Why the World Shouldn't View Acceptance of Our Illnesses as Giving Up


Acceptance.

It’s a dirty word.

The world tells us not to accept our limitations, not to accept no for an answer, that all things can be conquered and beaten if we push hard enough, and that those who overcome their limits are an inspiration to others.

The world is sometimes wrong.

Sometimes, limitations are what keeps us alive. Sometimes, taking no for an answer is necessary. Sometimes, there are things that can’t be conquered or beaten, but simply lived with. Sometimes, the inspiration we need isn’t the person who beats the odds, but the one who handles accepting them with grace… or who accepts it at all.

Disability and chronic illness can be all of those things, but acceptance is seen all too often as giving up.

It’s not.

After four years of living with chronic migraine disorder, four years of daily pain and a plethora of other neurological symptoms, and four years of trying find my limits and exceed them, I’m just now learning what I thought I already knew: that acceptance of my new normal and new reality is necessary to function as well as I can.

That it isn’t giving up — it’s what I need to keep fighting. If I expend all my energy trying to fight and overcome an incurable disorder, I’m wasting my precious time on something that is a pipe dream. I’m wasting my good days on something I’ll never attain instead of living for the good moments. I’m not able to make realistic judgments about my care and treatments if I am fighting my reality.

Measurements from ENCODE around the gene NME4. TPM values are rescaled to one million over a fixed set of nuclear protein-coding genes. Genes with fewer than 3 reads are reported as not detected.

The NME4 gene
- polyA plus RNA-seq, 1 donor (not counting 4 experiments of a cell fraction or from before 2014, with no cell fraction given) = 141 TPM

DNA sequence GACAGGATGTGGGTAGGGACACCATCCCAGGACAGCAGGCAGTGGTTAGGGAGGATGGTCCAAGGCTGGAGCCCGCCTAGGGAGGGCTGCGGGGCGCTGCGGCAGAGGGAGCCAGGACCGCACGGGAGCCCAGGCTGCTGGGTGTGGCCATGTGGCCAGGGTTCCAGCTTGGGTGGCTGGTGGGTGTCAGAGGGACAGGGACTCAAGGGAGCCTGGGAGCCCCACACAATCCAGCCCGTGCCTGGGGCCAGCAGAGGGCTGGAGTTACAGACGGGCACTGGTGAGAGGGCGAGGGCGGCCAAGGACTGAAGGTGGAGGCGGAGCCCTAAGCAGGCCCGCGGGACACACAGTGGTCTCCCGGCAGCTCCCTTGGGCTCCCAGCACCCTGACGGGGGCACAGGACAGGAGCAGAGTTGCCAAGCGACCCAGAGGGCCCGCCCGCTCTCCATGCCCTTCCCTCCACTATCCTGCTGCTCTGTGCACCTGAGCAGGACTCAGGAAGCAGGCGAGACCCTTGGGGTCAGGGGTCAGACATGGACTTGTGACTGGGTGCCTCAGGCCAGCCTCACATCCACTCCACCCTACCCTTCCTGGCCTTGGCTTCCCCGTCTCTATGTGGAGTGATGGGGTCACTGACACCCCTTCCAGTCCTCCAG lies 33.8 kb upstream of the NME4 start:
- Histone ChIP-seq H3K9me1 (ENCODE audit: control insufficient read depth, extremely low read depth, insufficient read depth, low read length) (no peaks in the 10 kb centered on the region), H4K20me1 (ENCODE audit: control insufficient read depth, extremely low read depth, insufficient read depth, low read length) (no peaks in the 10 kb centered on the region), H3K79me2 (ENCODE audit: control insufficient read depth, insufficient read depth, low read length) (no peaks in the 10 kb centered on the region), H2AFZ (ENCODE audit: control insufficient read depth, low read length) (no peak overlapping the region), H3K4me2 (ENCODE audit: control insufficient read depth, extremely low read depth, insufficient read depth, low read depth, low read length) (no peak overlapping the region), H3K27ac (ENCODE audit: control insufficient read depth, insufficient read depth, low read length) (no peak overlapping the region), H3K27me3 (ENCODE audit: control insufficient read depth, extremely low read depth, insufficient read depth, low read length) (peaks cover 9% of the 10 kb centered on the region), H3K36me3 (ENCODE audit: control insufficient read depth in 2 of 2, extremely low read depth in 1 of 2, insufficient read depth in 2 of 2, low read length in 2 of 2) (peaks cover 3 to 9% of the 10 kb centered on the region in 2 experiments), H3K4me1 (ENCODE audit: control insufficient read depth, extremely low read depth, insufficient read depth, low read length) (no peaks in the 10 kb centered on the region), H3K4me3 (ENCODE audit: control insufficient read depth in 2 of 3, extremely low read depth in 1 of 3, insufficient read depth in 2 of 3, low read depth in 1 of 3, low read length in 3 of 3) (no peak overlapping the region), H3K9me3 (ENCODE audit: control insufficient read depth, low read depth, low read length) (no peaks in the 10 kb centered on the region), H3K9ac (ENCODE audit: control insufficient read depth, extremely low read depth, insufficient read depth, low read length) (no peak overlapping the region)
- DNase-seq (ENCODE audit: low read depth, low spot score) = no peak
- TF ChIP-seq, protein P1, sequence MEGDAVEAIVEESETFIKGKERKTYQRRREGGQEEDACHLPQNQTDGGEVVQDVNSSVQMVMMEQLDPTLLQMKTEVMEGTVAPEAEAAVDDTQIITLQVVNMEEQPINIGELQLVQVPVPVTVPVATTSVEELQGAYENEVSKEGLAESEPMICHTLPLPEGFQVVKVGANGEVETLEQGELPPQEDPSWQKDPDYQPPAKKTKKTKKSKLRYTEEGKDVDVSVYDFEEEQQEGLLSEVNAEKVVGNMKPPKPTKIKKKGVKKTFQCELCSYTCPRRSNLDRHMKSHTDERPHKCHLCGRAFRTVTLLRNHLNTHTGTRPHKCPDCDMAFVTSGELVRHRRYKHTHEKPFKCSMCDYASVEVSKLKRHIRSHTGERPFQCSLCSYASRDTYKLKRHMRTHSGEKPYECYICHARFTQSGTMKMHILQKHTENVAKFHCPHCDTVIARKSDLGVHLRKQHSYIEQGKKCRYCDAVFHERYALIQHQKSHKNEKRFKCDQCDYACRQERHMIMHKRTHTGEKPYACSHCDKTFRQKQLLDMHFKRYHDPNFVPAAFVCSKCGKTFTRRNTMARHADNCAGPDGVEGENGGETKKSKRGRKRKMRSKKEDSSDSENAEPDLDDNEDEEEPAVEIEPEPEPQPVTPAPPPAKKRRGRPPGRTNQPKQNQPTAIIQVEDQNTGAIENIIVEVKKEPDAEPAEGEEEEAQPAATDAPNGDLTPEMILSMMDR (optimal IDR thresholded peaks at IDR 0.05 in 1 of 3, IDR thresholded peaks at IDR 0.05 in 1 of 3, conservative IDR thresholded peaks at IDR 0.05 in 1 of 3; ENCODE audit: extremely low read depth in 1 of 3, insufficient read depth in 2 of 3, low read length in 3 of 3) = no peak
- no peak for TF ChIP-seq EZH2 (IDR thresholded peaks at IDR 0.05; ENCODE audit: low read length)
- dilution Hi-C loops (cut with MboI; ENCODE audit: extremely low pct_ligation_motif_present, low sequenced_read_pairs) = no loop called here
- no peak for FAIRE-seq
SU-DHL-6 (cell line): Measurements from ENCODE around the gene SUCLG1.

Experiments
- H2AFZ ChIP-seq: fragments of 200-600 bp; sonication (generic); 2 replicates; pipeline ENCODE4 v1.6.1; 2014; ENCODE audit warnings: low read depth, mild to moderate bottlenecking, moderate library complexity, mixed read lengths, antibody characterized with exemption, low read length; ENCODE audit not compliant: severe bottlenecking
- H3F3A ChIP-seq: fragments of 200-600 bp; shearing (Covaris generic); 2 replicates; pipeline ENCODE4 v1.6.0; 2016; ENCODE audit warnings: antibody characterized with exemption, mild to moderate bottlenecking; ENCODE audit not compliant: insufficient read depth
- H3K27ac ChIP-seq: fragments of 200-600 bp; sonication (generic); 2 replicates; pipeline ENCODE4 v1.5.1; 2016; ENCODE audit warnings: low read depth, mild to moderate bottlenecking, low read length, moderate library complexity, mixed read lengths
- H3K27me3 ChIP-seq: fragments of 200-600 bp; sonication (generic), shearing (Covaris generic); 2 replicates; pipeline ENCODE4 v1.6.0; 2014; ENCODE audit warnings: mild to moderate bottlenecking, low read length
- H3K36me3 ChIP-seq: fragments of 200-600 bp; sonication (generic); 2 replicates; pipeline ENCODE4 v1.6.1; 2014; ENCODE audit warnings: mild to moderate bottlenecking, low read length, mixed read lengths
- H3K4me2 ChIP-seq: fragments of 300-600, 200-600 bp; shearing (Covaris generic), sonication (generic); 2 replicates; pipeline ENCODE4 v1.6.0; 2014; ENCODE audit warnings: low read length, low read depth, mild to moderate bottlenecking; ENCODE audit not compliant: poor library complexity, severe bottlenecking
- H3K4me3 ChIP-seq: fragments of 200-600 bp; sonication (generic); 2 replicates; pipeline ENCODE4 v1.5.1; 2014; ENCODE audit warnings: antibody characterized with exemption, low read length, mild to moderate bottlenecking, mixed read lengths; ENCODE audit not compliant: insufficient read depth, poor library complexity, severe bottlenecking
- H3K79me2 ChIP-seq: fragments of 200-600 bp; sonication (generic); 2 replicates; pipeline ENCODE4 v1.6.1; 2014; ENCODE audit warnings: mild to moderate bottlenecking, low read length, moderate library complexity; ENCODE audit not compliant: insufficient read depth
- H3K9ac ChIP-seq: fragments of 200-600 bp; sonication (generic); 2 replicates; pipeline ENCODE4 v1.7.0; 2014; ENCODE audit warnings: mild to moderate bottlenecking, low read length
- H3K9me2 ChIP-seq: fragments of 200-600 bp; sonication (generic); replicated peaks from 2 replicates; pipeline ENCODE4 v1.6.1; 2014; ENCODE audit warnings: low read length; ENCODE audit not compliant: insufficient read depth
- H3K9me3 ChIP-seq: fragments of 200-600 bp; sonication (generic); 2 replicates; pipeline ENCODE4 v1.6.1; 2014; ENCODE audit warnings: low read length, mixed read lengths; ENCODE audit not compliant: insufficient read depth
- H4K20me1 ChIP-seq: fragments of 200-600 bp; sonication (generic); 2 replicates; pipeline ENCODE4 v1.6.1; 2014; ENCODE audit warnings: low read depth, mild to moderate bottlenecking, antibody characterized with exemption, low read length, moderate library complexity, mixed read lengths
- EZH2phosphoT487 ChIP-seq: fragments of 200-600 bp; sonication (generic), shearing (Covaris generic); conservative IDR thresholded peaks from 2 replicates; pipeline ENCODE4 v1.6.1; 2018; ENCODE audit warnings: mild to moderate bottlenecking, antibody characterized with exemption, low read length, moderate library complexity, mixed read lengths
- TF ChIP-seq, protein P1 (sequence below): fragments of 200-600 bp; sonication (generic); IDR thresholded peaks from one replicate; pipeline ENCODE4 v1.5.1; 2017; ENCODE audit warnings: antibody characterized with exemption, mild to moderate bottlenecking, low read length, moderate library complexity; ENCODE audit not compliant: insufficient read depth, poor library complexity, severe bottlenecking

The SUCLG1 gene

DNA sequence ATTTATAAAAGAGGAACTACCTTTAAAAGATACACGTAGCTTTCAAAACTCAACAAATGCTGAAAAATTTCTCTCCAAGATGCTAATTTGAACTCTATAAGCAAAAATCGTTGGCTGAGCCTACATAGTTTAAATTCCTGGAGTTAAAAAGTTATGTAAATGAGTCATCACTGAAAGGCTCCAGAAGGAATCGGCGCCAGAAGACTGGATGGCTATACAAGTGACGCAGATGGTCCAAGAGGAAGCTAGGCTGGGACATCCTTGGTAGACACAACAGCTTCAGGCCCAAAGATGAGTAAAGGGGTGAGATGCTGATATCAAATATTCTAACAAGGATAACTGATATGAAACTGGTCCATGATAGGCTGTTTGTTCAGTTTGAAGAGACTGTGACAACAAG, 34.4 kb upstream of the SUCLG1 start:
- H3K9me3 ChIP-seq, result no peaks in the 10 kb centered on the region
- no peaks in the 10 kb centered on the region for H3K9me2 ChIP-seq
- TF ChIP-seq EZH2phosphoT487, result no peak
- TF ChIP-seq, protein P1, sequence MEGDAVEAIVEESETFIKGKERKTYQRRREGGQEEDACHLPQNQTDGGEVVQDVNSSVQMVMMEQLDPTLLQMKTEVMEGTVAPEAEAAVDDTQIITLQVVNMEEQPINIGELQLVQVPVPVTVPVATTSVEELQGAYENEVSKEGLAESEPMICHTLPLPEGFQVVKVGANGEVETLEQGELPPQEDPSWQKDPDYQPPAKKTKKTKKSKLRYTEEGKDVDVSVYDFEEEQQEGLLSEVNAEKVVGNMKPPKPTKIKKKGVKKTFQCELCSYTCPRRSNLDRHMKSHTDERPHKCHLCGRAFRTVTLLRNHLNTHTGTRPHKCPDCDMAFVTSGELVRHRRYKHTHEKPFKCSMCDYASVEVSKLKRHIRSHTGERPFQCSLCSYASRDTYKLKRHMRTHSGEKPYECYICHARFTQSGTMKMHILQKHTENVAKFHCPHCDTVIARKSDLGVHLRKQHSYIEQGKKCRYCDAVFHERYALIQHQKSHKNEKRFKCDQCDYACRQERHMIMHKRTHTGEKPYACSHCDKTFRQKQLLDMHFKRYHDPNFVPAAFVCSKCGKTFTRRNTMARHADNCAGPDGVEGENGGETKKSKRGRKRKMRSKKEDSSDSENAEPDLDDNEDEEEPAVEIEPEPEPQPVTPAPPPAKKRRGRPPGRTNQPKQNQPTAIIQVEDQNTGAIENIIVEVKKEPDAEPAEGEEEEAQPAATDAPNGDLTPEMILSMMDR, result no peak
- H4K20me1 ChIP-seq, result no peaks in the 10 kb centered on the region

And worst of all, when I continually push myself past my limits, I’m not accomplishing anything except exacerbating my pain and other symptoms, which results in fewer good days or moments.

It’s not a one-time deal, it’s a continuous process. Over the years, I’ve developed new symptoms, some of them rather scary. And it’s normal to be scared or have trouble accepting these new things and new limits — and some days I will fail at it. Some days, all I’ll see is my limits, and some days, all I’ll find is sadness or anger at them.

Failing at it some days is not the end of the world, even when it feels like it.

Every day is a new chance and a new learning experience. I’m still learning ways to accept my new normal — counting the blessings I still have, using my experiences to reach out to others, realizing that acceptance is healthier than denial, and that it’s OK to admit I’m struggling.

I can still be happy on most days even if I’m not being a poster child for for trying to overcome my disorder.

The only thing I really need to overcome is my own preconceived ideas of the advocate/fighter/hero/example to others I feel I “should” be… and my expectations of myself are a lot higher (and sometimes less rational) than what others expect of me.

Acceptance is not easy, but it’s not a dirty word. Sometimes, it is the saving grace you need.

I will be OK, because I can accept my new normal, over and over again if need be, as hard as it may be.

And so will you.

The Mighty is asking the following: What’s one thing people might not know about your experience with disability, disease or mental illness, and what would you say to teach them? Check out our Submit a Story page for more about our submission guidelines.


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